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Philippines Economy News

Agricultural trade falls in fourth quarter on import decline; exports rise

agricultural trade falls in fourth quarter on import decline exports rise 816x445 - Agricultural trade falls in fourth quarter on import decline; exports rise

INTERNATIONAL trade in agricultural goods fell 4.8% year-on-year to $5.06 billion in the fourth quarter of 2019, with exports growing and imports declining, the Philippine Statistics Authority said (PSA) said Monday.

Exports rose 6.6% year-on-year to $1.63 billion while imports fell 9.4% year-on-year to $3.43 billion.

In the fourth quarter, the top three agricultural exports were edible fruits and nuts and peel of citrus fruits or melons, which accounted for 39.4% of total agricultural exports or $643.85 million. These were followed by animal or vegetable fats and oils and their cleavage products; prepared edible fats; animal or vegetable waxes at 13.5% of the total or $220.23 million; and preparations of vegetables, fruits, nuts or other plants at 9.9% of the total or $162.17 million.

The top three agricultural imports were cereals at 15.5% of the total or $531.91 million; miscellaneous edible preparations at 11.9% or $407.39 million; and prepared animal fodder at 11.8% of the total or $404.30 million.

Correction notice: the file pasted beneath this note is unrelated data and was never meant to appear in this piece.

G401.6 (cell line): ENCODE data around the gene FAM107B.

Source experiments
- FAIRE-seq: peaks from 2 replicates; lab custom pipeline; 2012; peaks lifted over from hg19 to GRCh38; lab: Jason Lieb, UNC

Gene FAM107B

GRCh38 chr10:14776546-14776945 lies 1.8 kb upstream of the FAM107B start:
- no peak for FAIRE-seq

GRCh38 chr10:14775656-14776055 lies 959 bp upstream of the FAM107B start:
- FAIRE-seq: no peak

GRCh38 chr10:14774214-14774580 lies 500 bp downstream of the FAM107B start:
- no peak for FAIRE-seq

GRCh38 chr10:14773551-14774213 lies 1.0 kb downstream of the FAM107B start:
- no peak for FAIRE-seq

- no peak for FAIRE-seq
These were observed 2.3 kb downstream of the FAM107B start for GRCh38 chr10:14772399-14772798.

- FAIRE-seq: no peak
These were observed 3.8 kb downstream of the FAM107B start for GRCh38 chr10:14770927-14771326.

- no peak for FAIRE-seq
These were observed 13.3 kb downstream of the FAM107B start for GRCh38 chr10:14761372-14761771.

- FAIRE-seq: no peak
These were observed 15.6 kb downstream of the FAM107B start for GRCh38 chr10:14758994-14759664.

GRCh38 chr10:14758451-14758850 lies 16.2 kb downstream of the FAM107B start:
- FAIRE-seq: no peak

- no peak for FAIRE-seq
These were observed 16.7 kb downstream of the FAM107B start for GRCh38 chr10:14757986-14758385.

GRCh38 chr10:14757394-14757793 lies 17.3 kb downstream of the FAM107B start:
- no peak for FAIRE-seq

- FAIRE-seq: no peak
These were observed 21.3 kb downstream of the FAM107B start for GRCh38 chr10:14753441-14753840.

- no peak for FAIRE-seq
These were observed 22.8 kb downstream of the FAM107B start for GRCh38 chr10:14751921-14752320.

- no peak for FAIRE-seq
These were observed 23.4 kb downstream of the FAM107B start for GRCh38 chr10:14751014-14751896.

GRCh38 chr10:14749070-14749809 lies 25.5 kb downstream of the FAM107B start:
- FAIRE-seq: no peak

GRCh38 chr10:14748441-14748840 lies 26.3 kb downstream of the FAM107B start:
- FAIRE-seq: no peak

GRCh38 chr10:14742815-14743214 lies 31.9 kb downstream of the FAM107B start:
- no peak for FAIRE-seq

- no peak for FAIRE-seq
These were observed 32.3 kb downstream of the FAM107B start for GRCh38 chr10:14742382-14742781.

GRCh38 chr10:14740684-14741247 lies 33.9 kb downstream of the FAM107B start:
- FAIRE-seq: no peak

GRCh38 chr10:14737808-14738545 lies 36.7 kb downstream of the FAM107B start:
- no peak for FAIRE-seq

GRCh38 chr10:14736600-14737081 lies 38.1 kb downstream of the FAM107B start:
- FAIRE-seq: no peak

In a text message, Rizal Commercial Banking Corp. (RCBC) Chief Economist Michael L. Ricafort said the increase in agricultural exports was due to improved diplomatic and business links with foreign markets.

“Agricultural exports in 4Q 2020 grew by 6.6% (on) improved diplomatic/business relations with major… export markets such as Japan, China, South Korea, and other Asian countries that are the biggest buyers of the country’s agricultural exports in recent years, as well as the further diversification of the country’s export markets to more countries around the world,” Mr. Ricafort said.

However, Mr. Ricafort said the decline in agricultural imports was due to the adverse effects of the global economic and trade slowdown caused by the lingering effects of the US-China trade war, which reduced demand and prices of oil and other major global commodities being imported by the Philippines.

“These events caused the year-on-year decline in the dollar value of agricultural imports,” Mr. Ricafort added.

In an e-mail interview, UnionBank of the Philippines chief economist Ruben Carlo O. Asuncion expects the decline in agricultural trade to continue due to, among others, the coronavirus outbreak (Covid-19).

“It is expected to be further challenged as 2020 started with various potential shocks such as the impact of Covid-19 on the demand for Philippine agriculture exports and local demand for imports moving forward,” Mr. Asuncion said.

Mr. Ricafort added that the global coronavirus outbreak will hit agricultural trade and dampen overall economic growth.

“Potential headwinds for Philippine agricultural exports and imports, especially the expected economic slowdown in China, which is the world’s second-biggest economy and among the biggest export markets for the Philippine agricultural exports such as tropical fruits (like) bananas and pineapples and other agricultural products,” Mr. Ricafort said. — Revin Mikhael D. Ochave

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